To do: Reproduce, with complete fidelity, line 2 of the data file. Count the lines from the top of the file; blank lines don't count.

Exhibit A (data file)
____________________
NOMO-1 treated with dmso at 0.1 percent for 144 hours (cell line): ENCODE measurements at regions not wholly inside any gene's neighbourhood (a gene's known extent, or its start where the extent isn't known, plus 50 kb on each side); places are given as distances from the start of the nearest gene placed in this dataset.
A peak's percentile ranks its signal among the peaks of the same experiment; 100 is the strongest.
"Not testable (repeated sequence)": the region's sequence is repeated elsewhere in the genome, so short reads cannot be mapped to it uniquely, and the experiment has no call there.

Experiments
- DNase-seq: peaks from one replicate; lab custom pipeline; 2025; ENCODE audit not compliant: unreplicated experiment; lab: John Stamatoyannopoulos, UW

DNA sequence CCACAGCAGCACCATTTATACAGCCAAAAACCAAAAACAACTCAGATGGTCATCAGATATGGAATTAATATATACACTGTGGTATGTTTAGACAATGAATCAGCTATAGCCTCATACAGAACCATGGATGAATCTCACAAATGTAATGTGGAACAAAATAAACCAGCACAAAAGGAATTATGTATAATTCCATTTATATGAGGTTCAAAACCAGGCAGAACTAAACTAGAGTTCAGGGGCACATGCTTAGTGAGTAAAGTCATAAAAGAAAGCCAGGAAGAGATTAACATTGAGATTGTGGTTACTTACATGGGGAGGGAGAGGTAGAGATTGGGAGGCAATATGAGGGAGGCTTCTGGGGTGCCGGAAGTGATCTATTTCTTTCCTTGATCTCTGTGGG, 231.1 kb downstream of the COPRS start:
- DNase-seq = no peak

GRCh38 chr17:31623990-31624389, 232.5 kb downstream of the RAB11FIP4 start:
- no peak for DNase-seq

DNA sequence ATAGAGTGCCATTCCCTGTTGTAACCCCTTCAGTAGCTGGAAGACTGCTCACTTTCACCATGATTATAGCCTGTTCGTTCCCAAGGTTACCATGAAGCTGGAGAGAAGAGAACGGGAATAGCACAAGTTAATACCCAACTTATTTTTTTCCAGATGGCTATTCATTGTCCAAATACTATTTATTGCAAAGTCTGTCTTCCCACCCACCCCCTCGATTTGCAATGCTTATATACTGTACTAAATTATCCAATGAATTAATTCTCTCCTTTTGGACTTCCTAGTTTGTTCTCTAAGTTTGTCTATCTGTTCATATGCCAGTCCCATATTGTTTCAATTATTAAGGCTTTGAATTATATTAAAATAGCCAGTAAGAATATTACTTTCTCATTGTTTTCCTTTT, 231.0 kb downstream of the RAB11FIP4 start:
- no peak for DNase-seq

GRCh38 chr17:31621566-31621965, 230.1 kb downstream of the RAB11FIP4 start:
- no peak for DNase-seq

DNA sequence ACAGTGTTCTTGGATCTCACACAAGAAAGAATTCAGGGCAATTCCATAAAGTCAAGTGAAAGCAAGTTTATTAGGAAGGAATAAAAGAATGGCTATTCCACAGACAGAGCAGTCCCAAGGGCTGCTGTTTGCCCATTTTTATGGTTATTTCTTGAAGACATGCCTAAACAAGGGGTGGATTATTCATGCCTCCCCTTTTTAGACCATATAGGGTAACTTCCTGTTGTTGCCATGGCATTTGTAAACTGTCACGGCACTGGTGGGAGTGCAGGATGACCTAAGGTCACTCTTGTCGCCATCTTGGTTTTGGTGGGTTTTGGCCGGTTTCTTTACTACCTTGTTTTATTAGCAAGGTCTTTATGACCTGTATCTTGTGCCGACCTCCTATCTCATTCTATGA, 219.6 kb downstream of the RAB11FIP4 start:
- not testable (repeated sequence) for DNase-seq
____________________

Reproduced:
A peak's percentile ranks its signal among the peaks of the same experiment; 100 is the strongest.